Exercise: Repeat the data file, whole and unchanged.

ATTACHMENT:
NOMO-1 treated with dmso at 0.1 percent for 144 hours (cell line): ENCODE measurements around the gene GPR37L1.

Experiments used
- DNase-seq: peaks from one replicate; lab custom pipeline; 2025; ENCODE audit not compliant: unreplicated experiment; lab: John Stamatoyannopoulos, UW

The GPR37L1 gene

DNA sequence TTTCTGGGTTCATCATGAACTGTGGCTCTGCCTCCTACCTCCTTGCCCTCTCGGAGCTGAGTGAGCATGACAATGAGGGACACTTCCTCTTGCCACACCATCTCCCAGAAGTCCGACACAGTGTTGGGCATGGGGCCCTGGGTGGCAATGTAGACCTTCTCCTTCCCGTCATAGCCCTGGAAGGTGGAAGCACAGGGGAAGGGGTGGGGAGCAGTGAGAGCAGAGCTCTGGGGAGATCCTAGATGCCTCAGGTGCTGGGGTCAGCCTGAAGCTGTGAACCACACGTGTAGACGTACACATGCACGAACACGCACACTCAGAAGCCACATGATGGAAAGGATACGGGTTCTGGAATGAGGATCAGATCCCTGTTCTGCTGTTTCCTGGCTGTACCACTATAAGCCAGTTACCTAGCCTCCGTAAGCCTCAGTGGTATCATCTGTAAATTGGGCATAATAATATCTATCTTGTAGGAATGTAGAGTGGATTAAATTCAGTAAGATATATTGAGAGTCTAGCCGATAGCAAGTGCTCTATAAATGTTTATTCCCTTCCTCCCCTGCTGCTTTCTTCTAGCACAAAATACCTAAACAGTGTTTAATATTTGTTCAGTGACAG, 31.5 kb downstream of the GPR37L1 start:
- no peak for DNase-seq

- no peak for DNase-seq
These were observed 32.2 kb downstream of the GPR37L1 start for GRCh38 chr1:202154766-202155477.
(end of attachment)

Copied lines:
NOMO-1 treated with dmso at 0.1 percent for 144 hours (cell line): ENCODE measurements around the gene GPR37L1.

Experiments used
- DNase-seq: peaks from one replicate; lab custom pipeline; 2025; ENCODE audit not compliant: unreplicated experiment; lab: John Stamatoyannopoulos, UW

The GPR37L1 gene

DNA sequence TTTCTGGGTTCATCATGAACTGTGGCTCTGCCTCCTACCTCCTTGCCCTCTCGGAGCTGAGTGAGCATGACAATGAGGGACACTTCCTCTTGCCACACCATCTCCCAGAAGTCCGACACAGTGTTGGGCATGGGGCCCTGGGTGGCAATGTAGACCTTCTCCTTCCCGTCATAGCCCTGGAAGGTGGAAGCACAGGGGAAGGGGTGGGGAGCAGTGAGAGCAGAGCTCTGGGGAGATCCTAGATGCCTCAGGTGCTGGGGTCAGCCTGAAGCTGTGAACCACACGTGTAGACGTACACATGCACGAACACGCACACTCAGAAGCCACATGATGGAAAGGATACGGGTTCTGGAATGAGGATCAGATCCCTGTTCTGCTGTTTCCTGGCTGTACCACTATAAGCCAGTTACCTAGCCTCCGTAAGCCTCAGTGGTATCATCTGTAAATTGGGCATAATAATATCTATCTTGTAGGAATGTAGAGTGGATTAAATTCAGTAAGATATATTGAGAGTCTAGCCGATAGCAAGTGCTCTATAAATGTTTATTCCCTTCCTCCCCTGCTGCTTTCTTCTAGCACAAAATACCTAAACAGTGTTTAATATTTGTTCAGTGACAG, 31.5 kb downstream of the GPR37L1 start:
- no peak for DNase-seq

- no peak for DNase-seq
These were observed 32.2 kb downstream of the GPR37L1 start for GRCh38 chr1:202154766-202155477.